by Christina Schindler

Cell phone showing text messaging on its screen.

Cell phones have quickly become the rage in the United States and abroad, but many people are not using them solely as voice communication devices. Today, people are using cell phones as their sole method of distance communication to send and receive text messages known as SMS (Short Messaging Service). By using the numbers on a cell phone keypad as a keyboard, a person can type text messages into their phone and then "send" them to another phone. Each text message can contain up to 160 characters and is usually received within a few minutes.

How Do You Do It?

Text messaging can be done using the soft keys on a cell phone, pager or mobile communicator, but input methods vary between devices. All phones have a combination of numbers and letters on their keys. Each number represents a few letters, so to type an "A" one would hit the number 2 once, to type a "B" the number 2 would be hit twice and so on. It is faster to type messages using a pager or other mobile communication device, since they often use a traditional QWERTY keyboard.

Regardless of what type of device one is using for text messaging, a predictive text feature can be enabled. This feature simply begins to predict what the user is typing, so the the entire word does not need to be typed. Another popular time saver for composing SMS's is to use lingo shortcuts to relay common messages. Instead of typing "I am home," the lingo shortcut would be IMHM.

It is important to note that since text messages are limited to 160 characters, users frequently write incomplete sentences or use SMS lingo that can be misinterpreted. Another difficulty with SMS is the relay time; messages are not received instantaneously, so SMS cannot be used for real time communication.

Who Uses SMS?

Originally targeted to business people as an add-on feature, SMS quickly became mainstream when teens adopted it as an alternate form of passing notes. Now SMS is helping to bridge the digital divide by enabling people who are deaf and hard of hearing to communicate through text messages.

Popular Text Messaging


F2T Free to talk

QPSA Que pasa?

DuR Do you remember?

PRW Parents are watching

Wan2 Want to?

WUWH Wish you were here

T+ Think positive

YBS You'll be sorry

B4N Bye for now

OXOXO Hugs and kisses

GR8 Great!

HCIT How cool is that?

2NITE Tonight

RUOK Are you okay?

XLNT Excellent

Text Messaging Benefits for People who are Deaf/HOH

Text messaging has provided the deaf community with a way to overcome the geographic and linguistic barriers they often encounter in the hearing world. SMS liberates the deaf community from being tied to a TTY (a specialized text telephone) and provides a new sense of independence for the deaf community – they can carry a lightweight, easy-to-use, portable device with them anywhere in the world and communicate with anyone who also has a text messaging device. Additionally, since cell phones are so ubiquitous in today’s society, text messaging does not call attention to a disability, and best of all, it is competitively priced.

A final benefit of text messaging for the deaf community centers on safety issues - text messaging provides them with a potentially life-saving tool to report crimes. Since 98% of the hearing impaired population in the UK uses SMS text messaging (as identified by the Birmingham Institute of the Deaf), a British police department adopted text messaging as a method of reporting crimes for the deaf community. Stations in the United States are now beginning to adopt similar practices.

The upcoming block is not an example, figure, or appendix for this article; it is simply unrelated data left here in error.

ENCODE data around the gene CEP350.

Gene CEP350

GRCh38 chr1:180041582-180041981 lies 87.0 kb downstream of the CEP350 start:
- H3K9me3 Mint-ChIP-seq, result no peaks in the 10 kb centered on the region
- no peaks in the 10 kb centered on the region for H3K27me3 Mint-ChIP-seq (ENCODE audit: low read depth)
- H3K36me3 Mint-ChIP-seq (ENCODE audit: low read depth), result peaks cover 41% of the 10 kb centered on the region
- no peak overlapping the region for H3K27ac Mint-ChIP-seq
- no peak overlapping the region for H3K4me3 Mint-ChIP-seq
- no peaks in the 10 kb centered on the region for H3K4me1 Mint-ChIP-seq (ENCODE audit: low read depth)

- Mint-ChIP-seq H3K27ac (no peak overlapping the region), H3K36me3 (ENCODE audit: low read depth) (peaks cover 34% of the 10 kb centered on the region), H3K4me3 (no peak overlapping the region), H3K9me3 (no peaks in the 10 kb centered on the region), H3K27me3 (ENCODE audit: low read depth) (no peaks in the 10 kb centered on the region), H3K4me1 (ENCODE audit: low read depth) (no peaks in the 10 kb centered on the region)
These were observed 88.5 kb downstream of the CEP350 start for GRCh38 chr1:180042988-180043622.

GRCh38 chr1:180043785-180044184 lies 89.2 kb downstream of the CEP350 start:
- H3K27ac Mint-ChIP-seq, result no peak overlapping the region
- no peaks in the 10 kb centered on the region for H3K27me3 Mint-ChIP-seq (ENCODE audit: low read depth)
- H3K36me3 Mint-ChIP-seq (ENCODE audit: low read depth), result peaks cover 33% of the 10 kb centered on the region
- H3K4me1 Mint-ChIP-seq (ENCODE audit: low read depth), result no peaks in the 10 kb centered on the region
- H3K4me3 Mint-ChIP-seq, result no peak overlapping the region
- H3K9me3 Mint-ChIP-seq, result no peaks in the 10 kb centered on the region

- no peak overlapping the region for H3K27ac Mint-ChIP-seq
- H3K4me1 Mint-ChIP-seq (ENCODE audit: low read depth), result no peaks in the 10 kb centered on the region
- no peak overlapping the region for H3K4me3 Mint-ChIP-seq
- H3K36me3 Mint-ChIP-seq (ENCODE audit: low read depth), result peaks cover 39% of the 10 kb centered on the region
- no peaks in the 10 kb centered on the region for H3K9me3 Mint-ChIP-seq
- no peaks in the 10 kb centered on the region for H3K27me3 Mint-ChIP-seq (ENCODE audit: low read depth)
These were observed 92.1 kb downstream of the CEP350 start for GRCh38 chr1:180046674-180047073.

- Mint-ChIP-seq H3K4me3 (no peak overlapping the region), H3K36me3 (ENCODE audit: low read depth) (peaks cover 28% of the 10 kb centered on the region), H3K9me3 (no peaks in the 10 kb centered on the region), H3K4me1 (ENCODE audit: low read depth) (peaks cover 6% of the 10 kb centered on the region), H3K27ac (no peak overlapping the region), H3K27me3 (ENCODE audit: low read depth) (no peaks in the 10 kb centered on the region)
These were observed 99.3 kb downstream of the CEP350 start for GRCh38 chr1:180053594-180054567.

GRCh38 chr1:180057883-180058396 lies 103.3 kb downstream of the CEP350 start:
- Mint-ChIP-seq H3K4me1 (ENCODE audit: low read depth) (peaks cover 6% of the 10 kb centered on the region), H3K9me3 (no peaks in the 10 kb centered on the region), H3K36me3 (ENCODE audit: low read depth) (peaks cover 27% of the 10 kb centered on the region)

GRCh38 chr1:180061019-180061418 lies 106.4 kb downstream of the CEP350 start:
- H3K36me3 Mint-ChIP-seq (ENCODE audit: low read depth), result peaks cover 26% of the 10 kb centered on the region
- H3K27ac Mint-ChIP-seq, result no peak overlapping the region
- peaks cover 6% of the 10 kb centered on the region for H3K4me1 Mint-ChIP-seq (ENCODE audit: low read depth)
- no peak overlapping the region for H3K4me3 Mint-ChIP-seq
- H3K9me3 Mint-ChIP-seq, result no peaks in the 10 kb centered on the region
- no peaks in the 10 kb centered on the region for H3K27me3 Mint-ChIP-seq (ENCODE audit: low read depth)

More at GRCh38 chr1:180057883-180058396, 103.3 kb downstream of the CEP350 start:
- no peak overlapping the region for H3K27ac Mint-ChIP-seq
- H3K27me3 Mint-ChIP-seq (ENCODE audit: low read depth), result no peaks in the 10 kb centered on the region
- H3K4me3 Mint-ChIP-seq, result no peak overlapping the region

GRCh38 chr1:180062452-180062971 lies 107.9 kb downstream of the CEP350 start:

Unfortunately, cell phones sometimes cause interference with hearing aids. When combating this issue, it is best to keep the hearing aid as far away from the phone as possible. Add-on listening accessories are critical to avoid this issue. Induction neck loops (which work with any hearing aid that has a "T" setting) and hands-free options keep the phone further away from the hearing aid, thus reducing the interference.

A financial obstacle the deaf community faces with text messaging centers on carrier plans. Since cell phone patrons have to enroll in phone plans, specifically voice plans, the deaf community is paying for a service they are not utilizing. Instead of a voice plan, they simply need the SMS feature, which is commonly an add-on to a voice plan. This discrepancy can prove costly since each SMS is often charged individually with rates varying from 5 to 25 cents per message. Presently, the deaf community in Europe and elsewhere are working with cell phone carriers to provide SMS-only plans.

A Forward Look- Wireless Devices:

Deaf Wireless – Features wireless messaging products for the deaf community.



NotePage, Inc. – Specializes in alphanumeric paging and wireless messaging software solutions.



WyndTell – Wynd Communications, a deaf run business, created WyndTell®, a deaf wireless service.





Instant Messaging and Mobile Comm - Links to instant messaging software and mobile text communication products and services.



AT&T Text Messaging Programs – Information on text messaging programs



Text Messaging DictionaryAT&T's extensive text messaging dictionary



Orange County Deaf Advocacy Center Cell Phone Information



Article: New Phone Code Invention Allows Text Messaging and Alpha- numeric Paging from any Phone in the world



Fact Sheet: Mobile phones - Information for people who are deaf or hard of hearing



Christina Schindler is an alumna of The College of New Jersey (M.S. Educational Technology) and an assistive technology specialist for the Adaptive Technology Center for NJ Colleges.

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